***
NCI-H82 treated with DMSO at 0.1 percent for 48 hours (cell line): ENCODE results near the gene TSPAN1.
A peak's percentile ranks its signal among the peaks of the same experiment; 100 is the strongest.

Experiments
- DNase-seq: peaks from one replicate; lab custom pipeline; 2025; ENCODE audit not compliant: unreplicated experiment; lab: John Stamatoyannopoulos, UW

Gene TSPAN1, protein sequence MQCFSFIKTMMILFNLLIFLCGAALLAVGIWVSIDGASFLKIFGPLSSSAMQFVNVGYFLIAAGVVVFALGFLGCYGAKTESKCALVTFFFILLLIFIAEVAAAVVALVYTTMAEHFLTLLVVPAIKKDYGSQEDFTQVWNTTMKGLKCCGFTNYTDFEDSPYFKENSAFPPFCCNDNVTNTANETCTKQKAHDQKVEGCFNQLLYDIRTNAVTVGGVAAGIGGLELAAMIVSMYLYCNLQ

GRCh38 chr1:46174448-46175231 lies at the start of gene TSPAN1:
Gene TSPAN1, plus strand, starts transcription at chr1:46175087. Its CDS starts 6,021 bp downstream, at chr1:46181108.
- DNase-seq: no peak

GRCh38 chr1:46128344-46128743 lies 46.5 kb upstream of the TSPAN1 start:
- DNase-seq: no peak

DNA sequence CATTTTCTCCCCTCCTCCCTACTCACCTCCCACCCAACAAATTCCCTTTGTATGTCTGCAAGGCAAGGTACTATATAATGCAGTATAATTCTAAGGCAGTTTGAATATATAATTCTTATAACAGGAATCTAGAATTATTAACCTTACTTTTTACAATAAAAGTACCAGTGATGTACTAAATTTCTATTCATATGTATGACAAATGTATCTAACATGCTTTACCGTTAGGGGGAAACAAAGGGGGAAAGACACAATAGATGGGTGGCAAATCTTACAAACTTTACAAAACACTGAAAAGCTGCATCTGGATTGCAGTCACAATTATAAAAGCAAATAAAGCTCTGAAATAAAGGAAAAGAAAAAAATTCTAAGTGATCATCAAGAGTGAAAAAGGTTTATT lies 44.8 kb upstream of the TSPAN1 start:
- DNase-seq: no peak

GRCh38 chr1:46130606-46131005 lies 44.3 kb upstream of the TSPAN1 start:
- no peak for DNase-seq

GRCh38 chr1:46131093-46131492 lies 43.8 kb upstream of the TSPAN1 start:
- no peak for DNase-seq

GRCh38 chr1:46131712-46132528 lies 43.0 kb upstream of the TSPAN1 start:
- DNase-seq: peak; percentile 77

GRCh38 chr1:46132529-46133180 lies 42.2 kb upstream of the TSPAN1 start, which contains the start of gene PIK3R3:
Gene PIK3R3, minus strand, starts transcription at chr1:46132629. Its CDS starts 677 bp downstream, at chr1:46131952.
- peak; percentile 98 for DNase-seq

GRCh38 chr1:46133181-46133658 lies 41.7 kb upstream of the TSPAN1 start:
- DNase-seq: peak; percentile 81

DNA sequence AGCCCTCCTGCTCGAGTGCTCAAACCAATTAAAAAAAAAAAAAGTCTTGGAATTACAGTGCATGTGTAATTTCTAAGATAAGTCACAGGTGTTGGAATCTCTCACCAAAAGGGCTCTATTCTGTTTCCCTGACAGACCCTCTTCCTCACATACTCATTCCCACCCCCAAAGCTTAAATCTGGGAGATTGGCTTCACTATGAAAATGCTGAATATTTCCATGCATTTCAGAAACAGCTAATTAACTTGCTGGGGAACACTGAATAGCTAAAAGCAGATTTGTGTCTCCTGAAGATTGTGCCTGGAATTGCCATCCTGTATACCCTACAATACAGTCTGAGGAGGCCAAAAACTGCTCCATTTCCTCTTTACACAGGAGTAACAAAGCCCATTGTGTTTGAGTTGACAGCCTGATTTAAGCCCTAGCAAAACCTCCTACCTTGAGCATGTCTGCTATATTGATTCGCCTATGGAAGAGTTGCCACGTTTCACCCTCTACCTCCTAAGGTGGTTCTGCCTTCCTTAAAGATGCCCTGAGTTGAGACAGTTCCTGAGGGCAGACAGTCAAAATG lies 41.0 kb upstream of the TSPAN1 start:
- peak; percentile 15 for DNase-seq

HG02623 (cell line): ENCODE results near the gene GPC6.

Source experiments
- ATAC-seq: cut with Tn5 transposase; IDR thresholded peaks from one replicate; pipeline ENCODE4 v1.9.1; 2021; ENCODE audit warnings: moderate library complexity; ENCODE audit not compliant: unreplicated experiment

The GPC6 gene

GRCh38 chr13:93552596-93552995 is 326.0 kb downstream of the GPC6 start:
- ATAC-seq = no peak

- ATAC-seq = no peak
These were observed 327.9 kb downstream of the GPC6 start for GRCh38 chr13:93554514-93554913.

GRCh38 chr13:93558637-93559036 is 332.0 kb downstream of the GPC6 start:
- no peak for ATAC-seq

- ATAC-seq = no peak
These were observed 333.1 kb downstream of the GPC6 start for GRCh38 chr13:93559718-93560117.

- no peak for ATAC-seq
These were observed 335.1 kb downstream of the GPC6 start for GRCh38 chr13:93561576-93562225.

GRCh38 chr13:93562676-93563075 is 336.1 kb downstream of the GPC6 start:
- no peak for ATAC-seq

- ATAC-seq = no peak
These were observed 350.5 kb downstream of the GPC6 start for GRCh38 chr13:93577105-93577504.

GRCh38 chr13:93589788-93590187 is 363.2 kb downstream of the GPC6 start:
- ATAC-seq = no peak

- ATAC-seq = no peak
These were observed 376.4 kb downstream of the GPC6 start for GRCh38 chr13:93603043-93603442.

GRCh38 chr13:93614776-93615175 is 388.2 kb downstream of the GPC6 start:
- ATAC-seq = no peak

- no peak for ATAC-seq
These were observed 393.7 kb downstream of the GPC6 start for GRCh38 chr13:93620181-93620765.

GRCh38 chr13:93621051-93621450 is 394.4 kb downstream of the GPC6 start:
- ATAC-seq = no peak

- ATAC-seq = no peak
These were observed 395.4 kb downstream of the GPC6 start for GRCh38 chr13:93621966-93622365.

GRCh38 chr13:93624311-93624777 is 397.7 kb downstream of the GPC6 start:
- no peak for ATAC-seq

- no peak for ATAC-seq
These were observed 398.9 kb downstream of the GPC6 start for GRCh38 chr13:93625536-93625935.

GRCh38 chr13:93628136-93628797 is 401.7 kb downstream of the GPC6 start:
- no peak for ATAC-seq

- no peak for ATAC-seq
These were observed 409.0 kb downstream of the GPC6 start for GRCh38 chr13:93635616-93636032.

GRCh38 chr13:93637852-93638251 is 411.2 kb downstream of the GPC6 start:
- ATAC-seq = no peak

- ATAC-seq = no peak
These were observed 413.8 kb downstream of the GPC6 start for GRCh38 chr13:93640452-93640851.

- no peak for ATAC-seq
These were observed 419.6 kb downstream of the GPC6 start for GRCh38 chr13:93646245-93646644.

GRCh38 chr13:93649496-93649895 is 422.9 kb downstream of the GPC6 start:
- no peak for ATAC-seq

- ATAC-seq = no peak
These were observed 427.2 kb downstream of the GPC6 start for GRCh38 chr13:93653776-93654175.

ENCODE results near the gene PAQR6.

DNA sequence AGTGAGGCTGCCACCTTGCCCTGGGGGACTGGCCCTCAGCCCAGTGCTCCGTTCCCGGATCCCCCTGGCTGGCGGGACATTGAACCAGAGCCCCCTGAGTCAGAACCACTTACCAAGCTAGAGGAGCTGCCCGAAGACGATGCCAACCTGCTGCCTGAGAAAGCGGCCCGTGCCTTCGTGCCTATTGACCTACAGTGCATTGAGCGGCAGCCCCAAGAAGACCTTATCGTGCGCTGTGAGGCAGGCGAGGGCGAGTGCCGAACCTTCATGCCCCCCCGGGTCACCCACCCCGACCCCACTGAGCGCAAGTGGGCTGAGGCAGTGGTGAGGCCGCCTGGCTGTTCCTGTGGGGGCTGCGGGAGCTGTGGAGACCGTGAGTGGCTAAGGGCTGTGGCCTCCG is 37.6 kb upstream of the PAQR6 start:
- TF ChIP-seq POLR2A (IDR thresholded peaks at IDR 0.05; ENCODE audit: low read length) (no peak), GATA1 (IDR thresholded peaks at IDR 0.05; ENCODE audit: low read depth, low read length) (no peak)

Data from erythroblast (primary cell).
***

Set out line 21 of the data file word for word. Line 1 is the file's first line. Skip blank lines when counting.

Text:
- peak; percentile 98 for DNase-seq